« Last Edit: August 14, 2022, 05:40:18 am by cv007 »
 

Offline 3dgeo

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Re: STM32F4 avoid I2C busy flag due to slave clock pulse
« Reply #4 on: August 14, 2022, 10:05:24 am »
Maybe you can leave the scl pin as default alternate function (input mode), then switch to scl alternate function when a start is done and back to af0 when the transaction is completed. The i2c will not see scl in af0, but I do not know what state it would see since there is no pin routing to the i2c.

If it works, at least you are basically doing something that is already being done (setting up scl pin).


HAL resets I2C after IO setup (toggle CR1 SWRST), I'm pretty sure reason of it is that I2C gets BUSY flag from assigning IO to it (IO state change detected), so any play with IO will give BUSY state (tried commenting out line where IO gets assigned to I2C alternative function – BUSY state). And if I reset I2C it will get BUSY state from INT pulse.
It seems playing with IO will not give desired result, my only hope is I2C_CCR F/S bits (or maybe START bit) – need to find out if F/S bit locks I2C in to master mode or is it only a suggestion and I2C still acts as a slave until START condition.
 

Offline Siwastaja

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Re: STM32F4 avoid I2C busy flag due to slave clock pulse
« Reply #5 on: August 14, 2022, 12:30:28 pm »
I'm pretty sure reason of it is that I2C gets BUSY flag from assigning IO to it (IO state change detected), so any play with IO will give BUSY state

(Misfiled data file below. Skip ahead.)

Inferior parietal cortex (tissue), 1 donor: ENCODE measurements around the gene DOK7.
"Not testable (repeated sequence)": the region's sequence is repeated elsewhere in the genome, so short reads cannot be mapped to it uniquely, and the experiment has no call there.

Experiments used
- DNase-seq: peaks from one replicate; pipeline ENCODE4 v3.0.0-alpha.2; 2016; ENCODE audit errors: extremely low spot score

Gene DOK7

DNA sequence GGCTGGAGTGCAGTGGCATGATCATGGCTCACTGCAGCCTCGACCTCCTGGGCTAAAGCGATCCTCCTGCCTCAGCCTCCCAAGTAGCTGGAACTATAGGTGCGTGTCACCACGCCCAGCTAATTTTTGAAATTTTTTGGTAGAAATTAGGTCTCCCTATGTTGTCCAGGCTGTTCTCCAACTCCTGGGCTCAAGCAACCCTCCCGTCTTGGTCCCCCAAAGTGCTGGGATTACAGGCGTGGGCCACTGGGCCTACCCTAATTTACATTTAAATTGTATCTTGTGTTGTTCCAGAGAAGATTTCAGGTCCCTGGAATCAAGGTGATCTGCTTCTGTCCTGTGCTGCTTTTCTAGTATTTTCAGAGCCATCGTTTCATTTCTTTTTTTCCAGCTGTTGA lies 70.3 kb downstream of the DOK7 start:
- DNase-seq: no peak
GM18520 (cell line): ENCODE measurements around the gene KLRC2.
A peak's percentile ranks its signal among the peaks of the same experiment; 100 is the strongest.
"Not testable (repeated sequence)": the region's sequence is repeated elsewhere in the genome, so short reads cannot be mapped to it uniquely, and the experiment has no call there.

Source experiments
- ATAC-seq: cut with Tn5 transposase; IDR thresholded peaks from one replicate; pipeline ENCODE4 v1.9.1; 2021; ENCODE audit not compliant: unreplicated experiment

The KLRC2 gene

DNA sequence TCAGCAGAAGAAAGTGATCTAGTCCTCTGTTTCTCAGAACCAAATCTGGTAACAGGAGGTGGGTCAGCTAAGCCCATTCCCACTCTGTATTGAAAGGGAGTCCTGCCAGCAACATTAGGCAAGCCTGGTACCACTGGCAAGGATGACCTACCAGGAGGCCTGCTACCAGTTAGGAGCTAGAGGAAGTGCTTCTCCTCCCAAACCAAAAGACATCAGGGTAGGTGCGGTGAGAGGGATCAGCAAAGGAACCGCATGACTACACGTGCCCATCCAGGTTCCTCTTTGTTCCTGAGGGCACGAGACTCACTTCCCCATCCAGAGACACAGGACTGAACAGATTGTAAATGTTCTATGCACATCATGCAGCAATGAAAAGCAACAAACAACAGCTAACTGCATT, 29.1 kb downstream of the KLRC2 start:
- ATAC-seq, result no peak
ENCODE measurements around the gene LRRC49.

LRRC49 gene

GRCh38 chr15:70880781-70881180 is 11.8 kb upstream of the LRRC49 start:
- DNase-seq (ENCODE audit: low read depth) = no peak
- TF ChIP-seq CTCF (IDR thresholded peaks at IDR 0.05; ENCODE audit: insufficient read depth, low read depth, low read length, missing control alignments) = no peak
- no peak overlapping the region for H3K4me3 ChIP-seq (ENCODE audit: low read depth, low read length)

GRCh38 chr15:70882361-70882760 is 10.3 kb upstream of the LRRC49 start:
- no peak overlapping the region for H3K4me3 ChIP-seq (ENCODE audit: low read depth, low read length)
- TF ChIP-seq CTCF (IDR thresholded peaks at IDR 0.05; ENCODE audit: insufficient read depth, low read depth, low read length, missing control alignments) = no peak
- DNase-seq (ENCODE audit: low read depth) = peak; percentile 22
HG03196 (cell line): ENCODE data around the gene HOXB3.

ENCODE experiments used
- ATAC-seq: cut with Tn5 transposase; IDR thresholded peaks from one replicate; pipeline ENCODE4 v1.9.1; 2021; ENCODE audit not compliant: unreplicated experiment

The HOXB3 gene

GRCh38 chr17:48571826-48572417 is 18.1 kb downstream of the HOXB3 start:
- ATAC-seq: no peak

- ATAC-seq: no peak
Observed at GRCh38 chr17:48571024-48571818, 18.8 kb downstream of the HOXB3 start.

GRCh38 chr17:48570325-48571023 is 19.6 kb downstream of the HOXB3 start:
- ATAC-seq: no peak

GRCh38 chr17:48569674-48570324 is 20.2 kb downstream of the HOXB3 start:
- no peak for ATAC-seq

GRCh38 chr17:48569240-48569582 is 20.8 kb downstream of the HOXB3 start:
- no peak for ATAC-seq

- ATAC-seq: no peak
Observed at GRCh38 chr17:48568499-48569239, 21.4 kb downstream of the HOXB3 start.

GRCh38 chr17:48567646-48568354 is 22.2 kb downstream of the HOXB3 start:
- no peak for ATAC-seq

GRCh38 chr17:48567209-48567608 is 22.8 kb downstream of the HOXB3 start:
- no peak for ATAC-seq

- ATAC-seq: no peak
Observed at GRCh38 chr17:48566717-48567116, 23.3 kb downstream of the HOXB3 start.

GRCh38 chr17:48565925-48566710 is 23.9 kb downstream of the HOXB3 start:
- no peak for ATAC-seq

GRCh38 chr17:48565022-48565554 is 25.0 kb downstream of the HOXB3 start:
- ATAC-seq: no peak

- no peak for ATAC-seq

Remotely possible, but quite wild assumption. You should try it.

The fact HAL doesn't make it easy just shows where you are going wrong: you are using the HAL. When it works out of the box, it's great, but when it doesn't, working around it is a misery.
 

Online newbrain

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Re: STM32F4 avoid I2C busy flag due to slave clock pulse
« Reply #6 on: August 14, 2022, 03:14:23 pm »
Can you elaborate?
Using a HW buffer to isolate the MCU pin from the distributed SCL - so that the MCU will not "see" the pulse.
As said only works if clock stretching is not used (probable).
Nandemo wa shiranai wa yo, shitteru koto dake.
 

Offline 3dgeo

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Re: STM32F4 avoid I2C busy flag due to slave clock pulse
« Reply #7 on: August 15, 2022, 08:50:55 am »
Can you elaborate?
Using a HW buffer to isolate the MCU pin from the distributed SCL - so that the MCU will not "see" the pulse.
As said only works if clock stretching is not used (probable).

You mean like transistor to isolate IC that generates INT? Adding any hardware due to this issue is even worse than bitbnging.
After few days of testing have to say bitbanging works, maybe not very elegant solution to get rid of those pusles, but after hardware IC2 takes over and everything works fine – added a picture to my main post.
 

Offline Siwastaja

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Re: STM32F4 avoid I2C busy flag due to slave clock pulse
« Reply #8 on: August 15, 2022, 09:01:47 am »
Bitbanging I2C is fine. MCU I2C peripherals are notoriously buggy (and vary a lot between MCUs, even just product families of same MCU brand), and I2C is low-speed configuration bus, really, so speed doesn't usually matter. Write good bitbang implementation once and you will be able to use it in future projects, and get exactly what you need.
 

Offline wek

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Re: STM32F4 avoid I2C busy flag due to slave clock pulse
« Reply #9 on: August 15, 2022, 05:01:26 pm »
Bitbanging I2C is fine.
+1
MCU I2C peripherals are notoriously buggy
Yes, but I2C slave driving SCL blatantly violates the standard. So, who's the culprit here.

(Btw. I'd like to know what's the slave. According to the waveform in the OP, responding to several different addresses, so the I2C standard was interpreted very loosely by that particular vendor.)

But in this particular case, you can play along, too. Set the pin you use for SCL to throw an interrupt, and when that pulse is finished, reset the I2C module (either using its dedicated reset bit - it's there for a reason - or in RCC - yes, that dedicated reset bit is redundant), set it up as needed, conduct any communication needed, and then shut it down and wait for the next interrupt pin. Timeouts, recovery etc. in place as needed.

JW